Having one owner – Allianz acquired PIMCO in 2000 – obviates one of the major problems often confronting joint ventures, where the owners have a disagreement on strategy or even tactics.

    While ‘Future Safe’ is designed for individual investors, advice is important as it is with most things in relation to retirement decisions. ‘Future Safe’ gives investors a choice of floors under the investment returns, guaranteeing potential investment losses of either 10 per cent or 5 per cent in any one year, with commensurate caps on the upside. The investor is able to reset the parameters every year and can choose between indexed international and Australian shares, or a mix. It is a low-fee product compared with what is currently available in the market, with a flat 80bps charge.

    Allianz Retire+ has built a team of nearly 70 people based in separate offices in Sydney and is developing its own culture where there is an exclusive focus on retirement. It is the first co-operative venture of this kind and magnitude between the two companies in the world, although PIMCO manages billions of Allianz fiduciary funds and also some specific insurance products for Allianz Life in the US.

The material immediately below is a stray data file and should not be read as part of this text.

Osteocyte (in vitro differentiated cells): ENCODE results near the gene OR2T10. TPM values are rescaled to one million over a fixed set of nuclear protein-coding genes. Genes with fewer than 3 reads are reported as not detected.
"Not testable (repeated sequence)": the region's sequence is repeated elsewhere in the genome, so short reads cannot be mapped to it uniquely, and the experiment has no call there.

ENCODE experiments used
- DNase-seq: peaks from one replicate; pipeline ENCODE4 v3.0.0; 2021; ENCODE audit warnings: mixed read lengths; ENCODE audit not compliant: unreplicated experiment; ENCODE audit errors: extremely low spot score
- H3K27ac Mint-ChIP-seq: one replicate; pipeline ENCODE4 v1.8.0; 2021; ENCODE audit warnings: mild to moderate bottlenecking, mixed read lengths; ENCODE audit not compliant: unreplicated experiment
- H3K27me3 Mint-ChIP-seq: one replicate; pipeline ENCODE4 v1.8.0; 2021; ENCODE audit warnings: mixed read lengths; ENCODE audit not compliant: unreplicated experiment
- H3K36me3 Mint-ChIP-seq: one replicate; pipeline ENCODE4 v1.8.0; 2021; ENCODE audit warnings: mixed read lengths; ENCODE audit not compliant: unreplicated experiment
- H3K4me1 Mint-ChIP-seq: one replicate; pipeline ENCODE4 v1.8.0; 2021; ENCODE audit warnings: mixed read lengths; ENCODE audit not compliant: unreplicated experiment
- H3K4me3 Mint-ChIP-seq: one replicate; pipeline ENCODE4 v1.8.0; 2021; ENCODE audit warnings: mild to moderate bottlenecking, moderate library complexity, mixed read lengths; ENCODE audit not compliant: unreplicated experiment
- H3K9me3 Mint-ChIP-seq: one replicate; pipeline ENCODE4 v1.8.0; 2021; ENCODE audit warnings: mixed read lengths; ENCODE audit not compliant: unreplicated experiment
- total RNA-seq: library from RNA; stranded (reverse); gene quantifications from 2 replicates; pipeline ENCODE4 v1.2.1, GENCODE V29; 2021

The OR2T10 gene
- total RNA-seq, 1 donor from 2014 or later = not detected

Allianz’s long-term commitment to the Australian market is evident with Dr Günther Thallinger, member of the board of management of Allianz SE, becoming business sponsor since conception of the taskforce.

    The board is also a strong one: chairman David Plumb; non-executive directors Bernie Ripoll, the former Labor MP and parliamentary secretary to the Treasurer, and retirement specialist Sally Evans; as well as Allianz SE executive vice president Thomas Naumann, PIMCO’s Stewart and Rady.

    “There is a lot of interest globally within the group in what we’re doing,” Rady says. “The aspirations are to launch in multiple markets. Retirement is a key component of the Allianz group strategy.” In fact, it is one of the three pillars of the worldwide business – insurance, asset management and retirement.